Forced payment for 'right' to health care
Democrats now say that health care is a right and that they can coerce people to pay for it for the general welfare of the people as a whole. Clearly it is not an enumerated right, but let's look at one those to test their theory.
Americans have grown used to Congress claiming the right to regulate and control everything they do. But by what right can Congress force Americans to purchase health insurance?
This question is at the root of lawsuits filed by 14 states challenging Obamacare's requirement that those without health insurance must obtain it or face fines of $2,085 per household or 2.5 percent of income - whichever is greater.
Defenders of the new law point to the constitutional provision empowering Congress to regulate interstate commerce. The Supreme Court has long interpreted the Commerce Clause to extend well beyond what a common-sense reading would support. In the 1942 case Wickard v. Filburn, the high court ruled that farmer Roscoe Filburn could not grow wheat in excess of limits set by the 1938 Agricultural Adjustment Act. It did not matter that the wheat was grown on his own land for his own use - in this case feeding his chickens. According to the court, "control of total supply ... depends upon the control of individual supply." If enough farmers like Filburn grew their own chicken feed, they would not buy it, and this would have an impact on commerce nationwide. The Congress that can regulate Roscoe Filburn's chicken feed can regulate anything.
Still, Congress never claimed it could force people to take up farming or any other vocation. This is the radical interpretation of the Commerce Clause embedded in the health care bill. It is not a power to regulate commercial activity, but to compel it.
Professor Erwin Chemerinsky of the University of California, Irvine, School of Law defends the individual mandate on the grounds that the Commerce Clause "includes authority to regulate activities that have a substantial effect on interstate commerce. In the area of economic activities, 'substantial effect' can be found based on the cumulative impact of the activity across the country."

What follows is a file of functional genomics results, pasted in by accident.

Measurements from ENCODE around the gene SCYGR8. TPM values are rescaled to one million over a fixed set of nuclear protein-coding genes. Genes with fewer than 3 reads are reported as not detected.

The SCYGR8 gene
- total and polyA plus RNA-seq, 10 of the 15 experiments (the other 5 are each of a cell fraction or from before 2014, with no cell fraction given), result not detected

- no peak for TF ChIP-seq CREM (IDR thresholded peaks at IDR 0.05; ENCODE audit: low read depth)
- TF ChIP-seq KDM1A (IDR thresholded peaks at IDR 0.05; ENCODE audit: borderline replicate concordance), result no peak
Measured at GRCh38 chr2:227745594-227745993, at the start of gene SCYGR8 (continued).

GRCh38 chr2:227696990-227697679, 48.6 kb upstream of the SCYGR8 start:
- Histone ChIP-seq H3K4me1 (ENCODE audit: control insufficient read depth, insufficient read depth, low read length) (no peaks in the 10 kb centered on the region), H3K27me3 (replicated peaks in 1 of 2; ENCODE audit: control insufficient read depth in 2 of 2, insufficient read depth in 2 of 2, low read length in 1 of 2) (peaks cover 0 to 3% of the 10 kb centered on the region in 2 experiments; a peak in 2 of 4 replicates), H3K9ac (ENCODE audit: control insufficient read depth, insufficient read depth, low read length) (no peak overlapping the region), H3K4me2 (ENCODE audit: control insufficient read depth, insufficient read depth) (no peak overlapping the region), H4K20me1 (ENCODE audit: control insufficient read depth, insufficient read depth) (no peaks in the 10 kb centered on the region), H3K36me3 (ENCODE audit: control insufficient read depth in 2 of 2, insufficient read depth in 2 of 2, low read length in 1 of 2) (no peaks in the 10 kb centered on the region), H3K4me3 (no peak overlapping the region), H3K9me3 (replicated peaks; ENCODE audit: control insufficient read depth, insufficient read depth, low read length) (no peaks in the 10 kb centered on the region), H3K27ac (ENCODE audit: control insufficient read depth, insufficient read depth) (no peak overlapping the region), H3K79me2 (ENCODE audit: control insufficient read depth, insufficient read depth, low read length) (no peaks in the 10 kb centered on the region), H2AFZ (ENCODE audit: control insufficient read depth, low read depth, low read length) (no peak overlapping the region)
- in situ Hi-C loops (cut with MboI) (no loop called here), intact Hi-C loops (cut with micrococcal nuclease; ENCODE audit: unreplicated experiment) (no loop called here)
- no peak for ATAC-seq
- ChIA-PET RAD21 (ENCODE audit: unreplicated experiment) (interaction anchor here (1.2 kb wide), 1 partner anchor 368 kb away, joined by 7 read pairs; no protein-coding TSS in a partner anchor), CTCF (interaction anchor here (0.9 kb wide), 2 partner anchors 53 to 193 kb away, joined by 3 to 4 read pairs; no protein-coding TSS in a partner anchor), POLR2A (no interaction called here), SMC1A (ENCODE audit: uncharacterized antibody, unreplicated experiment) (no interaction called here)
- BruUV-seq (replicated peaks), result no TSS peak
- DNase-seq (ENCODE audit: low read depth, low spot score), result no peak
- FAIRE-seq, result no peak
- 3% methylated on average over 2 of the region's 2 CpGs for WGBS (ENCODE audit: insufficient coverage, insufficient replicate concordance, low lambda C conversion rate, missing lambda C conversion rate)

This is a significantly flawed view as applied to the individual mandate because almost everything people do or choose not to do has a "substantial effect" on commerce. It would by extension give Congress the power to regulate all human activity or inactivity. Professor Chemerinsky's interpretation of the Commerce Clause represents a significant threat to human freedom because it gives Congress essentially unlimited power. The Constitution is an instrument created to limit the power of government, not a vehicle to justify its infinite reach. Thus, any line of argument that grants limitless powers under the Constitution is inherently wrong. Any laws justified by such claims are, by the same reasoning, abhorrent to the Constitution and must be overturned.
The second amendment gives us the right to bear arms. Gun ownership has been shown effective in reducing crime. If Congress passed a law requiring everyone to own a gun, theoretically crime could be reduced even more. But, I can assure you that not many Democrats would think that requiring gun ownership is a good thing, much less constitutional.
The main reason they are compelling people to buy insurance is compensate for the distortion in the marketplace caused by their other health care policies. It is a very directed tax.